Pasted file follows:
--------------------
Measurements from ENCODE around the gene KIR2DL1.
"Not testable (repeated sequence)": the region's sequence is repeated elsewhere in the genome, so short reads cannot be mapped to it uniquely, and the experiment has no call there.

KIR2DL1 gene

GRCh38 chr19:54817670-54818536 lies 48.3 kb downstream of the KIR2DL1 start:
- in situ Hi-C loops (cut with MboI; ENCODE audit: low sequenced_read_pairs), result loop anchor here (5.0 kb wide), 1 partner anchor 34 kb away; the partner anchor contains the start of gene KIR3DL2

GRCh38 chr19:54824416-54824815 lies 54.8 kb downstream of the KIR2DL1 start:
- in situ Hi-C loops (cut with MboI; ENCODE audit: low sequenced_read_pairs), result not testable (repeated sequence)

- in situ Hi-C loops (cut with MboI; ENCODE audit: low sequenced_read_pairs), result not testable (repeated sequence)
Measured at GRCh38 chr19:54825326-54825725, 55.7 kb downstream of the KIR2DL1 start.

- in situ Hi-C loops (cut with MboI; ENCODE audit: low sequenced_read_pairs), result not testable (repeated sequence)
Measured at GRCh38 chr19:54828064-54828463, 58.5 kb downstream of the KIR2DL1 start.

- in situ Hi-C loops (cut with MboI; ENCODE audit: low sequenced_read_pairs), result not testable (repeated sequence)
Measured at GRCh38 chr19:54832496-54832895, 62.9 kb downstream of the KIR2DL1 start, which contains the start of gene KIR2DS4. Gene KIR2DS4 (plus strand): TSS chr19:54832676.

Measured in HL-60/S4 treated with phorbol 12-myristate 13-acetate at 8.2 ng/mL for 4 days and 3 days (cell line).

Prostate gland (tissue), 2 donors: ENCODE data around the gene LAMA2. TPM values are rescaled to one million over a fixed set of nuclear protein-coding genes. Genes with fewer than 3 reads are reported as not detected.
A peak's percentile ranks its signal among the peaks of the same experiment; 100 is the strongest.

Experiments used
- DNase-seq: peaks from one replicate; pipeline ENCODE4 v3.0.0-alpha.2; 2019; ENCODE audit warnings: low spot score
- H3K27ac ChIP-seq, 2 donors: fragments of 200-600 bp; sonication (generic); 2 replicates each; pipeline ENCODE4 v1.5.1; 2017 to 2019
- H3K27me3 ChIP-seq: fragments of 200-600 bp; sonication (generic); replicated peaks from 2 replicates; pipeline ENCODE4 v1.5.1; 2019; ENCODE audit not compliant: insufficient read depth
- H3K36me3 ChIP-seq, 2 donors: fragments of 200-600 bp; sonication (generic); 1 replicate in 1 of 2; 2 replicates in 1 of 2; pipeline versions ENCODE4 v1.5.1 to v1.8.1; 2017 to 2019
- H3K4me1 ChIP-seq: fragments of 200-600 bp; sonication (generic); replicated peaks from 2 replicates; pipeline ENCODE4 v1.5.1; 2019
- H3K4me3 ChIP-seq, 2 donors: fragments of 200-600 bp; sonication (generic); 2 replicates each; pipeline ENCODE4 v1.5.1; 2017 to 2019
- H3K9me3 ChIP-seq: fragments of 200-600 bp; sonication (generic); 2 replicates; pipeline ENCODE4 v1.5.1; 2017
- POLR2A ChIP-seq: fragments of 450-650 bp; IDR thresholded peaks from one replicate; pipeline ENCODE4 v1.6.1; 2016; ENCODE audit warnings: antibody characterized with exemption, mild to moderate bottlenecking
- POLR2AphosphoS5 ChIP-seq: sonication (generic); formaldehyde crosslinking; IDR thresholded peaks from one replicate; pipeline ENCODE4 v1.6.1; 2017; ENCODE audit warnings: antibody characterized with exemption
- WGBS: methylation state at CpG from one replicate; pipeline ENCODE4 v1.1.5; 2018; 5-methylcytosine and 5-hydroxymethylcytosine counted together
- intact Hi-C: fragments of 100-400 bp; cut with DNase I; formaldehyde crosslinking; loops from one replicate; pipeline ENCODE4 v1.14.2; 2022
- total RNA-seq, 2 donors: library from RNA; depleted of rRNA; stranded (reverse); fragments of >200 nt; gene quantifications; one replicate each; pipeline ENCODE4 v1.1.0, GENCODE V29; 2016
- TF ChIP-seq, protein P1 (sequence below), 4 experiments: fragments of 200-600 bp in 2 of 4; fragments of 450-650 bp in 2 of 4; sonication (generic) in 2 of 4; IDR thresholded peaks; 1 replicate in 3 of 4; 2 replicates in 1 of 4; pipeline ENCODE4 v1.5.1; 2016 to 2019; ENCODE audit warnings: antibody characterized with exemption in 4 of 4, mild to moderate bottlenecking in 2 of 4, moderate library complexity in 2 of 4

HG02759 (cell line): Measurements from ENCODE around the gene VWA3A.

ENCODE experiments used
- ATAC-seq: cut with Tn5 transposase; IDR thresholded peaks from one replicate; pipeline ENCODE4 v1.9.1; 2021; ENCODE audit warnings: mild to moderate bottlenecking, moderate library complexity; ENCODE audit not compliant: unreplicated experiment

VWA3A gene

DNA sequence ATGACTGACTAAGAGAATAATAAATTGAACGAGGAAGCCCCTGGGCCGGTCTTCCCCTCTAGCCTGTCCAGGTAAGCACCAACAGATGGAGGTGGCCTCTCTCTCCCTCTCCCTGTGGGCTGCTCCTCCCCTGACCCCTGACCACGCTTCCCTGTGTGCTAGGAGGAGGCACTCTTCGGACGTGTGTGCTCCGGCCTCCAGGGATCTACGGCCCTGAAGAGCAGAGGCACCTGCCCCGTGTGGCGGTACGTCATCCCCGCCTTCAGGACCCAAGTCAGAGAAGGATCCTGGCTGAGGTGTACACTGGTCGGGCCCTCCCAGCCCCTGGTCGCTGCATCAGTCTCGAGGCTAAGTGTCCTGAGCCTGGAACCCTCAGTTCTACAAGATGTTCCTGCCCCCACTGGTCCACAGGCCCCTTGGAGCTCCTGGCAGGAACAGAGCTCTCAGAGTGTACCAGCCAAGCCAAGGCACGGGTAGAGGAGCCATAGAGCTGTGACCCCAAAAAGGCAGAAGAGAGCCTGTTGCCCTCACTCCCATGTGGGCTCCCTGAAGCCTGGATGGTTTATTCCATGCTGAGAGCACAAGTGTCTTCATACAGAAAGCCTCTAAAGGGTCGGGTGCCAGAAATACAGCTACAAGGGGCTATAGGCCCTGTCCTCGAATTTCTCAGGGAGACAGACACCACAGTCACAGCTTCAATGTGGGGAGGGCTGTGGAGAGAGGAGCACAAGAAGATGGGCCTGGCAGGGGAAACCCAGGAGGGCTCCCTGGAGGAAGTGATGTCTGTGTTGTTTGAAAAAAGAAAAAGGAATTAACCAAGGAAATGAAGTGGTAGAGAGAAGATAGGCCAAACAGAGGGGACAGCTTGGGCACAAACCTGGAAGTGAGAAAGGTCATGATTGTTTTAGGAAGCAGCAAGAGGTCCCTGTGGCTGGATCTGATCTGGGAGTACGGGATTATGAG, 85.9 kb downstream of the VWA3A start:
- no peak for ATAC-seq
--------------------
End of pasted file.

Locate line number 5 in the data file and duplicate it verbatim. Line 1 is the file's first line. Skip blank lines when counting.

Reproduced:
- in situ Hi-C loops (cut with MboI; ENCODE audit: low sequenced_read_pairs), result loop anchor here (5.0 kb wide), 1 partner anchor 34 kb away; the partner anchor contains the start of gene KIR3DL2